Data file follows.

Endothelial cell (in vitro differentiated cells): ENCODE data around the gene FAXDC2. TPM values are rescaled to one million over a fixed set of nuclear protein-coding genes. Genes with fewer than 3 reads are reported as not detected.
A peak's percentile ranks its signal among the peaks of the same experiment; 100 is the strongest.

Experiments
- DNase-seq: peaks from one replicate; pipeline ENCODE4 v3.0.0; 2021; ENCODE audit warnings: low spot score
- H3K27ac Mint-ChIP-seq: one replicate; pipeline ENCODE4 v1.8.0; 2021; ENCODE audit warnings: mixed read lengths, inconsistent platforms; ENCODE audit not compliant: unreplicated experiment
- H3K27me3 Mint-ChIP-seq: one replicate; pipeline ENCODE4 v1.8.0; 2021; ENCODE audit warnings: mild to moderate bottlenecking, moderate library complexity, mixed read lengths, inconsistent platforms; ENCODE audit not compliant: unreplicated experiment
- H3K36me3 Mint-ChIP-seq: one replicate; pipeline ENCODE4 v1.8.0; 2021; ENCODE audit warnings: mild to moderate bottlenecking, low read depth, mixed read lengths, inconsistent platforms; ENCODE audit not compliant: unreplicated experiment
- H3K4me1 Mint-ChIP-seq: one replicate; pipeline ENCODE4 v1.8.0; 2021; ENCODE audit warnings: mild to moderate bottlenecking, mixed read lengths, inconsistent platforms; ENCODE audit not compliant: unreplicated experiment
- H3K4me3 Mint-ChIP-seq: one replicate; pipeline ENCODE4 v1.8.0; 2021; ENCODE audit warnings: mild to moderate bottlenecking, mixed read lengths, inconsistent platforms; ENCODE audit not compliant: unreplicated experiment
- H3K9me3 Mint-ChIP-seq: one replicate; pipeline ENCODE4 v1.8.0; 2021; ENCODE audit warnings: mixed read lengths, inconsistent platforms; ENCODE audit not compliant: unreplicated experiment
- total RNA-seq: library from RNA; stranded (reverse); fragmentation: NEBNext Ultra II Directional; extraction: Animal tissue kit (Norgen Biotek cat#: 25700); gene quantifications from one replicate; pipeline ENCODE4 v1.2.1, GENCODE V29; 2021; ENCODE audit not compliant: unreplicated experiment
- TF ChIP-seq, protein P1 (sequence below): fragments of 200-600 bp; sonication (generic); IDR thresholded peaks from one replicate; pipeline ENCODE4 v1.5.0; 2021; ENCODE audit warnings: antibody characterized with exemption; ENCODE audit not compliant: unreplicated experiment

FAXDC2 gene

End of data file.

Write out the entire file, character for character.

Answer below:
Endothelial cell (in vitro differentiated cells): ENCODE data around the gene FAXDC2. TPM values are rescaled to one million over a fixed set of nuclear protein-coding genes. Genes with fewer than 3 reads are reported as not detected.
A peak's percentile ranks its signal among the peaks of the same experiment; 100 is the strongest.

Experiments
- DNase-seq: peaks from one replicate; pipeline ENCODE4 v3.0.0; 2021; ENCODE audit warnings: low spot score
- H3K27ac Mint-ChIP-seq: one replicate; pipeline ENCODE4 v1.8.0; 2021; ENCODE audit warnings: mixed read lengths, inconsistent platforms; ENCODE audit not compliant: unreplicated experiment
- H3K27me3 Mint-ChIP-seq: one replicate; pipeline ENCODE4 v1.8.0; 2021; ENCODE audit warnings: mild to moderate bottlenecking, moderate library complexity, mixed read lengths, inconsistent platforms; ENCODE audit not compliant: unreplicated experiment
- H3K36me3 Mint-ChIP-seq: one replicate; pipeline ENCODE4 v1.8.0; 2021; ENCODE audit warnings: mild to moderate bottlenecking, low read depth, mixed read lengths, inconsistent platforms; ENCODE audit not compliant: unreplicated experiment
- H3K4me1 Mint-ChIP-seq: one replicate; pipeline ENCODE4 v1.8.0; 2021; ENCODE audit warnings: mild to moderate bottlenecking, mixed read lengths, inconsistent platforms; ENCODE audit not compliant: unreplicated experiment
- H3K4me3 Mint-ChIP-seq: one replicate; pipeline ENCODE4 v1.8.0; 2021; ENCODE audit warnings: mild to moderate bottlenecking, mixed read lengths, inconsistent platforms; ENCODE audit not compliant: unreplicated experiment
- H3K9me3 Mint-ChIP-seq: one replicate; pipeline ENCODE4 v1.8.0; 2021; ENCODE audit warnings: mixed read lengths, inconsistent platforms; ENCODE audit not compliant: unreplicated experiment
- total RNA-seq: library from RNA; stranded (reverse); fragmentation: NEBNext Ultra II Directional; extraction: Animal tissue kit (Norgen Biotek cat#: 25700); gene quantifications from one replicate; pipeline ENCODE4 v1.2.1, GENCODE V29; 2021; ENCODE audit not compliant: unreplicated experiment
- TF ChIP-seq, protein P1 (sequence below): fragments of 200-600 bp; sonication (generic); IDR thresholded peaks from one replicate; pipeline ENCODE4 v1.5.0; 2021; ENCODE audit warnings: antibody characterized with exemption; ENCODE audit not compliant: unreplicated experiment

FAXDC2 gene